Ortiz de Gortari, A. B. & Griffiths, M. D. (2014). Altered visual perception in Game Transfer Phenomena: An empirical self-report study. International Journal of Human-Computer Interaction, 30, 95-105.
Ortiz de Gortari, A.B. & Griffiths, M.D. (2014). Automatic mental processes, automatic actions and behaviours in Game Transfer Phenomena: An empirical self-report study using online forum data. International Journal of Mental Health and Addiction, 12, 432-452.
Ortiz de Gortari, A. B., Pontes, H. M. & Griffiths, M. D. (2015). The Game Transfer Phenomena Scale: An instrument for investigating the non-volitional effects of video game playing. Cyberpsychology, Behavior and Social Networking, in press.
Ortiz de Gortari, A.B. & Griffiths, M.D (2015b). Prevalence and characteristics of Game Transfer Phenomena: A descriptive survey study. Manuscript under review.
Spence, S. A. (1993). Nintendo hallucinations: A new phenomenological entity. Irish Journal of Psychological Medicine, 10, 98–99.
Vitorovic, D. & Biller, D. (2013). Musical hallucinations and forgotten tunes – case report and brief literature review. Frontiers in Neurology, 4, 109. doi: 10.3389/fneur.2013.00109
Williams, T. I. (2015). The classification of involuntary musical imagery: The case for earworms. Psychomusicology: Music, Mind, and Brain, 25(1), 5-13.
Woo, P. Y. M. Leung, L. N. Y., Cheng, S. T. M. & Chan, K-Y. (2014). Monoaural musical hallucinations caused by a thalamocortical auditory radiation infarct: a case report. Journal of Medical Case Reports, 8, 400.
Back in May 2014, hundreds of news outlets reported on Nintendo’s decision not to allow gamers to play as gay characters and form same-sex relationships in the life-simulation game Tomodachi Life. Understandably, there was disquiet and outrage from a number of quarters despite Nintendo’s statement that “Tomodachi Life was intended to be a whimsical and quirky game [and] not trying to provide social commentary”. Their statement at the time appeared to fan the flames rather than silence the critics.
I have been researching video game play for almost three decades and I’ve always found issues surrounding character formation, sexuality, and gender in gaming of great psychological interest. In one of our studies we found that a majority of gamers (57%) had gender-swapped their game character with female gamers (68%) being more likely to gender swap than male gamers (54%). We argued that gender swapping enabled gamers to play around and experiment with various aspects of their in-game character that are not so easy to do in real life. For others it was just fun to see if they felt any different playing a different gendered character. What makes our findings interesting is that in most instances, the gamers had the opportunity to choose the gender of their character and to develop other aspects of their character before they began to play. Choosing to gender swap may have had an effect on the gamers’ styles of play and interaction with other gamers. Whatever the reasons, it was clear from our research that the development of gamers’ online characters and avatars was important to them.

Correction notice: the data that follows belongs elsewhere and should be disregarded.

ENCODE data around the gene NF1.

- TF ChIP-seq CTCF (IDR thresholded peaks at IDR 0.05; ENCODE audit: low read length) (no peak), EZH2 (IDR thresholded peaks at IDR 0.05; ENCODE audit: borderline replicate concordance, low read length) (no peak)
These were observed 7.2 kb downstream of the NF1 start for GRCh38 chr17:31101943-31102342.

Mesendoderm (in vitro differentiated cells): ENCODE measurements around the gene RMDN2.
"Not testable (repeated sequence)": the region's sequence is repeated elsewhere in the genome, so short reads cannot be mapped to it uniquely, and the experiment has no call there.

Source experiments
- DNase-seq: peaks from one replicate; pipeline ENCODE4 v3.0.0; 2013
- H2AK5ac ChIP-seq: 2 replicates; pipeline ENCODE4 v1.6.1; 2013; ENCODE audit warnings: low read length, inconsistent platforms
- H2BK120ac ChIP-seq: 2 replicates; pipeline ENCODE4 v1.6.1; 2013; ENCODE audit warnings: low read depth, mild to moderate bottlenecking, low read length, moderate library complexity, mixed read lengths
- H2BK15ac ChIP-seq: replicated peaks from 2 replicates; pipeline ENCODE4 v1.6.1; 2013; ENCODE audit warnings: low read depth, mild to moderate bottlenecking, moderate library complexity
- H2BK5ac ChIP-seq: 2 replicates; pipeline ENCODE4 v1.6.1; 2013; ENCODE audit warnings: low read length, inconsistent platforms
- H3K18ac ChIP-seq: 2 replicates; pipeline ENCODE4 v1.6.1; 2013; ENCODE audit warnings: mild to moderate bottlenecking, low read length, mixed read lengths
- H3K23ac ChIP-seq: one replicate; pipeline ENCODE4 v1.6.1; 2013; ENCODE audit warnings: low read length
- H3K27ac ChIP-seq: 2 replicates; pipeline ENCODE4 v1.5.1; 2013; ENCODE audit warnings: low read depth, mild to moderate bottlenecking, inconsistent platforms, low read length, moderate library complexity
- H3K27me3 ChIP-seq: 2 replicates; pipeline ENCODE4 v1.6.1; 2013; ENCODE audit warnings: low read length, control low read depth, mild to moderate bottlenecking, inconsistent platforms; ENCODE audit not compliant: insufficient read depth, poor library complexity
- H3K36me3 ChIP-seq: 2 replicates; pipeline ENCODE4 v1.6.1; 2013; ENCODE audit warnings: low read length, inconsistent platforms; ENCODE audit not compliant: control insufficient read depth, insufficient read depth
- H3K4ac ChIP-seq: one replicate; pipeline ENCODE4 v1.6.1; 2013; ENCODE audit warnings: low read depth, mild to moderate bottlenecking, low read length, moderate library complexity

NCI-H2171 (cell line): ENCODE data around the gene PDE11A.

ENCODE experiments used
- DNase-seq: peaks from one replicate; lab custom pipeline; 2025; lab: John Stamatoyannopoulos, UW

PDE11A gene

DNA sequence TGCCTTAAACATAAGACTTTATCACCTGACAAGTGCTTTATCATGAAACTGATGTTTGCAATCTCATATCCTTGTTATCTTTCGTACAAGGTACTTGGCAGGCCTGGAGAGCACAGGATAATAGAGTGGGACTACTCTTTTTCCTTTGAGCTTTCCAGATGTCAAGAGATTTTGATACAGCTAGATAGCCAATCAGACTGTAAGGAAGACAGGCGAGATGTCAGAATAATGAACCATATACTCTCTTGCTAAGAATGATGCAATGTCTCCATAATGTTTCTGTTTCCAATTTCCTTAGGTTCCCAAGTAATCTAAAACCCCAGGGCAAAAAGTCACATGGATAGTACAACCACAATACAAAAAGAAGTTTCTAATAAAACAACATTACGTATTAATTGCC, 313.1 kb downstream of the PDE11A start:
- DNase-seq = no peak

One of the reasons for the importance of online gaming identities may be because it subverts traditional parasocial interaction (PI). PI is a concept used by psychologists that has traditionally described one-sided, parasocial interpersonal relationships in situations where one individual knows a great deal about someone else, but where the other person knows little about the other (the most common being the relationship between celebrities and their fans).
A study led by Nicholas Bowman (and published in a 2012 issue of the journal Cyberpsychology, Behavior and Social Networking [CPBSN]) argued that the playing of video games challenges this concept “as the distance between game players and characters is greatly reduced, if not completely removed, in virtual environments.” The study claimed that online gaming encourages the “psychological merging of a player’s and a character’s mind” and is critical in the development of character attachment. In this context, the sexuality of a character for a player may be of fundamental psychological importance.
This appears to be confirmed in a paper by Melissa Lewis and colleagues (also published in CPBSN) who developed a scale to assess ‘character attachment’ (“the connection felt by a video game player toward a video game character”). They found that character attachment had a significant relationship with self-esteem, addiction, game enjoyment, and time spent playing games.